Sunday, January 6, 2013


The Promised Land is a simplistic film which does not live up to any promise. It will be welcomed by those who are against "fracking", but it turns out to be purely propagandistic cinema - good vs. evil - starring MattDamon, a representative for a major Gas Corporation, who when we first meet him has been promoted to a high position in that company. Damon is so wishy-washy a character that I found him totally unbelievable having difficulty articulating his pro-fracking position as well as his shaky moral values. His partner in manipulating the populace is Frances McDormand - who is on her cellphone throughout most of the film, and does add a comedic presence to the movie, but not much more. I have heard better balanced anti and pro-fracking arguments on NPR than anything I learned in this conventional tale of righteousness.

The debate pits an ex-engineer, MIT graduate, greatly admired schoolteacher- Hal Holbrook as the voice of the fracking opposition who makes much more sense explaining the insidious consequences of fracking than poor Matt Damon who in his one intense scene speaks to local townspeople about "fuck-you" money which he doles out to farmers who allow the Gas Company drilling rights on their lands. The Fuck-You money Theory (if you have money then you can say "fuck you" to obtaining student loans for your kids, "fuck you" to having a mortgage, etc) speaks to money buying you that freedom. Damon's other "nemesis" is an "environmentalist" (John Krasinski) who starts a grass-roots campaign to make the townspeople aware of the dangers to their farms, their livestock and the drinking water, etc.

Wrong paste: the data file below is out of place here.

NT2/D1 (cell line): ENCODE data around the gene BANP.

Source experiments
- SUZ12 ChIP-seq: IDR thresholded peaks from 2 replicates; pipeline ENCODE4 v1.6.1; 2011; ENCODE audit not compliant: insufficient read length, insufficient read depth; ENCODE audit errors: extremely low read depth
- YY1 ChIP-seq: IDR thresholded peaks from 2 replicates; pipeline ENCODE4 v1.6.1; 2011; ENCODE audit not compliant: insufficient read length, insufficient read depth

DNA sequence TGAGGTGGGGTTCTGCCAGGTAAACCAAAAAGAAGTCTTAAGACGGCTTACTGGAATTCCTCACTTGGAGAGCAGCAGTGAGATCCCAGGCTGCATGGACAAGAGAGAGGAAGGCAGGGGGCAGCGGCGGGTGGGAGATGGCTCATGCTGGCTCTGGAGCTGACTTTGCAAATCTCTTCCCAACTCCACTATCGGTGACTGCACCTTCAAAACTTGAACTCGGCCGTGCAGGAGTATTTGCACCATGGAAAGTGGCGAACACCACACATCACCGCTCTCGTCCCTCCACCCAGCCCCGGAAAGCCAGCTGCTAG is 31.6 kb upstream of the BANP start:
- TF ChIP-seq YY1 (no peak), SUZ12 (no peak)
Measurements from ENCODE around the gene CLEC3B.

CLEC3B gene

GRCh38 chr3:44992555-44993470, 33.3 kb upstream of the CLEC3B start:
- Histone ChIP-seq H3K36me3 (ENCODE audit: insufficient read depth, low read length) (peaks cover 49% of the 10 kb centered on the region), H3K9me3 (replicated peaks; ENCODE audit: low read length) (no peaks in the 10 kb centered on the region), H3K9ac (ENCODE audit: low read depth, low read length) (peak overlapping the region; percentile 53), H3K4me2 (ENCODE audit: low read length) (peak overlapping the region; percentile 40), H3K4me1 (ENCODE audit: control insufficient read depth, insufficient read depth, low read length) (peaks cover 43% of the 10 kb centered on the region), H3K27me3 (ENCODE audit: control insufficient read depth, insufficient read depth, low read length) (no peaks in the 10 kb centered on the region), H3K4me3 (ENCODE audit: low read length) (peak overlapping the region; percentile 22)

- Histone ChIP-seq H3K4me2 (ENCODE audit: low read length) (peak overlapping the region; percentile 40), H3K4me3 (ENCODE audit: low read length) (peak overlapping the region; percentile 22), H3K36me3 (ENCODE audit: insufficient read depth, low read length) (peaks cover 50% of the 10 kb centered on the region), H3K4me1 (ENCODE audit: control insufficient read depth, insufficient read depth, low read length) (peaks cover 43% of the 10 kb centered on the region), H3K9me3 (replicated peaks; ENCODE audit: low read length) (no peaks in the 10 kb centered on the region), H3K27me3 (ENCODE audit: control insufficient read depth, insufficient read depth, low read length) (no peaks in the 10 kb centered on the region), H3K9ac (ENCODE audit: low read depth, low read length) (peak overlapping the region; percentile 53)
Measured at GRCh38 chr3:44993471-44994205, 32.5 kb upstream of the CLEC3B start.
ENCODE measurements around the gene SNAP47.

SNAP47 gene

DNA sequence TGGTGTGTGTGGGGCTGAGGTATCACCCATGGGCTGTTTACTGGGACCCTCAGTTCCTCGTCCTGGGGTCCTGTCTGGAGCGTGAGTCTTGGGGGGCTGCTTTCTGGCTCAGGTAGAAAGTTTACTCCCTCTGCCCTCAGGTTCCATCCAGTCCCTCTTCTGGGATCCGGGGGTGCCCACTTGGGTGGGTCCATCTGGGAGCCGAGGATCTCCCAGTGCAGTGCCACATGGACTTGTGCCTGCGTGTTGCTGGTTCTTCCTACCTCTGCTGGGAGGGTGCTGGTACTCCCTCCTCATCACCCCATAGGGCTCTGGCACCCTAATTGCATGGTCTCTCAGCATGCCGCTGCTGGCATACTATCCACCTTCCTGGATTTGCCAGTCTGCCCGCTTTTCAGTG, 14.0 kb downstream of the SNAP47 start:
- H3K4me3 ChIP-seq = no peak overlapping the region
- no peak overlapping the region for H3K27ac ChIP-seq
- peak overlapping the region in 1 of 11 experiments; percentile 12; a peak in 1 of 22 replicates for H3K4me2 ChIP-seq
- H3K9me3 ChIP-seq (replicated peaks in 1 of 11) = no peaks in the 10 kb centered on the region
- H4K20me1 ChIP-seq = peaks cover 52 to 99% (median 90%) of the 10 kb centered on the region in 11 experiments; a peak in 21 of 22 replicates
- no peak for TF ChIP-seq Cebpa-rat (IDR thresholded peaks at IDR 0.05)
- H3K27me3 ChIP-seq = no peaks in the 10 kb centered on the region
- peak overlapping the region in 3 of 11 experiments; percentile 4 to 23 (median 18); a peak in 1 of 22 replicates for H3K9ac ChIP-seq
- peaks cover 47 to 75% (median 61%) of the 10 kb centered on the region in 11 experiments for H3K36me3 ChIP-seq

The plot is predictable with a predictable love story thrown in, and a narrative that has to resort to a "deus ex-machina" ending that is manipulative, unrealistic and totally out of character with the earnestness of Damon's early beliefs.

I was groaning and muttering under my breath, not only with the lame dialogue but with some of Gus van Sant's cinematic techniques that were so hackneyed that I could not believe that this was the same Director who did Drugstore Cowboy and My Own Private Idaho, films that I have loved in the past.

1 comment:

  1. I still have not seen, but now more than ever, would like to see GASLAND - a 2010 documentary film directed by Josh Fox which talks about the under-reported menace of fracking.